Breeding Stallions: Nutrition Matters

Achieving and maintaining a stallion in appropriate body condition tops the list of nutritional concerns for stallion managers. Too often, stallions become ribby because of breeding efforts or anxiety, or obese due to spring grass and inactivity.

Body Condition

Priming a stallion’s weight for breeding season starts well before the first mare of the year requires semen. Like all horses, stallions are individuals and should be fed with their specific metabolism in mind. “Some stallions can maintain weight throughout the year on forage and a ration balancer, even when covering many mares, while others can get so worked up about breeding that they melt away their fat reserves,” explained Kathleen Crandell, Ph.D., a nutritionist for Kentucky Equine Research.

For stallions that maintain weight during breeding season, starting the season with a body condition score (BCS) of 5 or 5.5 is ideal. On the flip side, for stallions that drop weight as the breeding season progresses, beginning the season with a BCS of 6.5-7 may be the only way to keep the stallion in reasonable weight. During the breeding season, weight should be monitored weekly or biweekly and appropriate dietary adjustments made.

Obesity is no ally for a stallion. Repercussions of excessive body weight are numerous: diminished libido, subfertility, increased strain on the joints of the hindquarters, and possible cardiovascular issues. When chronically overconditioned, stallions may not have the stamina to breed a full book of mares. Just as excess weight can make a person more sedentary, so it is with stallions–their minds may say “go,” but their bodies say “no.”

Diet Considerations

“Matching dietary energy intake with energy expenditure is the way to control body condition,” said Crandell. According to Nutrient Requirements of Horses, stallions have greater energy needs than mares and geldings, even when they’re not breeding. “Hormones can influence metabolic rate and cause stallions to have a higher energy requirement at maintenance than other horses.”

How often a stallion is asked to breed affects energy requirements, as does the horse’s focus and disposition. Some stallions take breeding in stride with few behavioral changes, while others get really worked up when mares are nearby, wasting calories calling to mares, stall-walking, or pacing the fenceline. “In general, the energy requirement increases by about 20-25% during the breeding season, equivalent to the difference in an idle lifestyle and light work,” explained Crandell.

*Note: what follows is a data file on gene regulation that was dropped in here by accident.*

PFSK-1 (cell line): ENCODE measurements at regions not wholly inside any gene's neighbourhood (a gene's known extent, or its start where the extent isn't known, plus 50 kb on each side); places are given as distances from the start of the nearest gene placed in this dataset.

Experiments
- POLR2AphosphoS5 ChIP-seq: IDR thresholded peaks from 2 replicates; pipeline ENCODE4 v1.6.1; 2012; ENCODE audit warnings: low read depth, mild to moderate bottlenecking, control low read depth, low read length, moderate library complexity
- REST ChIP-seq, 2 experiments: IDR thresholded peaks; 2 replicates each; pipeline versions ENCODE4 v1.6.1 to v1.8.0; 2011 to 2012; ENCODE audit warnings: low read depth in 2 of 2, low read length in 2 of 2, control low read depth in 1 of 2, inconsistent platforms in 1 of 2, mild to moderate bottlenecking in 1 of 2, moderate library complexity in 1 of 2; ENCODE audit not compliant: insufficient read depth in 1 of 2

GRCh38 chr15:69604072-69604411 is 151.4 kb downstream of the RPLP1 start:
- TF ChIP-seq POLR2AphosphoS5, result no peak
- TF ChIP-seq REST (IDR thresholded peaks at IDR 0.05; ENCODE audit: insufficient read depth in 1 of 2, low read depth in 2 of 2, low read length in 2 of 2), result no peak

Above all, the diet should provide ample amounts of a good-quality forage. Additional caloric needs can then be met through the use of a concentrate. For those easy keepers, the concentrate may be a ration balancer, which will augment the nutrients found in forage. Others need larger amounts of a well-fortified, energy-dense feed to maintain weight. In choosing a feed, adequate but not excessive protein is important, as the requirement for protein increases only slightly with breeding and is usually covered by the increase in feed intake.

“The way energy is delivered to stallions makes a difference and may help diminish or add to anxiety. For nervous, tightly-wound stallions, providing a diet high in digestible fiber and fat instead of high in starch can increase the caloric intake without increased starch, which can make some horses nervous,” Crandell said.

Stallions that lose their appetite with the work of breeding may need a calorie-dense performance feed, which should be high in fat. Many performance feeds are textured and include molasses, which is palatable to finicky eaters. If the horse is not on fresh green grass, supplemental natural vitamin E may be warranted, particularly if feeding a high-fat diet. Choose a natural-source, water-soluble vitamin E, like Nano•E.

Targeted Supplementation

Routine supplementation with high-quality supplements can help stallions in the breeding shed.

One supplement endorsed by several stallion stations is fish oil, due to its favorable omega-3 fatty acid profile, which includes docosahexaenoic acid (DHA) and eicosapentaenoic acid (EPA). Research has made clear the benefits of DHA for stallions. “Though DHA won’t make an infertile stallion fertile, it can help with diminished motility, particularly with cooled semen. In addition to its benefits to semen, it helps with lubrication of joints, so stallions may feel better about mounting and breeding mares,” Crandell said. One effective marine-derived omega-3 supplement on the market is EO•3.

One study suggested that DHA appeared to be better absorbed when the diet contained a source of supplemental fat, so feeding either a high-fat concentrate or adding a little vegetable oil (soybean, canola) to the diet is recommended.

In early breeding season, when pasture might not be available to stallions, vitamin E supplementation should be considered. “Not only will supplementation meet vitamin E requirements for horses consuming hay or other preserved forage, it may have some beneficial effects on fertility,” explained Crandell. Nanodispersion technology confers rapid and superior bioavailability, so look for vitamin E supplements with this feature, such as Nano•E.

Breeding places much strain on joints, especially those in the hind limbs. Joint pain can limit a stallion’s willingness to breed. To help protect joints, high-quality joint supplements, such as Synovate HA and KER•Flex, can be given. In Australia, look for Synovate HA and Glucos-A-Flex.